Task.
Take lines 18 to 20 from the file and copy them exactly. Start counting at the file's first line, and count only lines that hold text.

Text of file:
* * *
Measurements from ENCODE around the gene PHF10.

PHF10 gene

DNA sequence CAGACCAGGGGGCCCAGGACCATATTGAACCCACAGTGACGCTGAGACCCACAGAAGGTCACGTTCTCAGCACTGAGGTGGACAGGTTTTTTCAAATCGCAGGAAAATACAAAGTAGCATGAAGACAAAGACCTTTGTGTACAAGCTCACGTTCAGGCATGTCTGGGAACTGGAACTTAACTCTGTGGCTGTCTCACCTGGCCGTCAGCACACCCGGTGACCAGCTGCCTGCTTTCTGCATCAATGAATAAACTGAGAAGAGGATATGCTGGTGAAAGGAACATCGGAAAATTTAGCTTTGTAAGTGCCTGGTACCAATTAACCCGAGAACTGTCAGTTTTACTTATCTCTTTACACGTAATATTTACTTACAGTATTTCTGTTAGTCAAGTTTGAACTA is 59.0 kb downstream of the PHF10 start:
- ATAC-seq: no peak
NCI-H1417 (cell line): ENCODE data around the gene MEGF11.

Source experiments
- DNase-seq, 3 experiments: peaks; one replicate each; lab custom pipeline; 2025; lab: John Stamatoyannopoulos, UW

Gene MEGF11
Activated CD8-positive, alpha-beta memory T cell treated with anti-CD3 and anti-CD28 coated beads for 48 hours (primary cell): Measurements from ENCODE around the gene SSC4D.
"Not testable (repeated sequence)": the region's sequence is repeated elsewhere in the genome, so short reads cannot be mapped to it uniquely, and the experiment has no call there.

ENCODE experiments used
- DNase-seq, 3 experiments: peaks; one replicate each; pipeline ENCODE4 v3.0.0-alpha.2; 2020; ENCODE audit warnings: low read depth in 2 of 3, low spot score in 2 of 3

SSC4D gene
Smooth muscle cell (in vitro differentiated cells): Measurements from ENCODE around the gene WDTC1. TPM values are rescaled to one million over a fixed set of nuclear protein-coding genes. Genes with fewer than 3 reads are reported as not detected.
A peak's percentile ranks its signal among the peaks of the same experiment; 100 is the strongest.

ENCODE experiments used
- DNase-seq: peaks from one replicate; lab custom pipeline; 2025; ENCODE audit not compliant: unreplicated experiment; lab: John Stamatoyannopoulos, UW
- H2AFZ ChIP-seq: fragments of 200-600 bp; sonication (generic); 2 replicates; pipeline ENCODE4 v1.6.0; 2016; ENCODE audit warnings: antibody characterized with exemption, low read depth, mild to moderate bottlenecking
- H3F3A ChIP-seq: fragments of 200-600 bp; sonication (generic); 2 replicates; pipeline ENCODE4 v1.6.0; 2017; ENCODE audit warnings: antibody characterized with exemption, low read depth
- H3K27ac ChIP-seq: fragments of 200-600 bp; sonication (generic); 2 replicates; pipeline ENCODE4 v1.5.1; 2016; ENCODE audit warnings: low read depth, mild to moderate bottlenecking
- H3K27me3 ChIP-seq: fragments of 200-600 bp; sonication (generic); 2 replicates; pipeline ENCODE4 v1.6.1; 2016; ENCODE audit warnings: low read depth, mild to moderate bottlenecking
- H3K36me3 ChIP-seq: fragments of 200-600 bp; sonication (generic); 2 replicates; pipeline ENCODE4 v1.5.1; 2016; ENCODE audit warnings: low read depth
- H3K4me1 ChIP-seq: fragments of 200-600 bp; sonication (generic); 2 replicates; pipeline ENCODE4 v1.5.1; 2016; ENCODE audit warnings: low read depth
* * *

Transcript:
- H2AFZ ChIP-seq: fragments of 200-600 bp; sonication (generic); 2 replicates; pipeline ENCODE4 v1.6.0; 2016; ENCODE audit warnings: antibody characterized with exemption, low read depth, mild to moderate bottlenecking
- H3F3A ChIP-seq: fragments of 200-600 bp; sonication (generic); 2 replicates; pipeline ENCODE4 v1.6.0; 2017; ENCODE audit warnings: antibody characterized with exemption, low read depth
- H3K27ac ChIP-seq: fragments of 200-600 bp; sonication (generic); 2 replicates; pipeline ENCODE4 v1.5.1; 2016; ENCODE audit warnings: low read depth, mild to moderate bottlenecking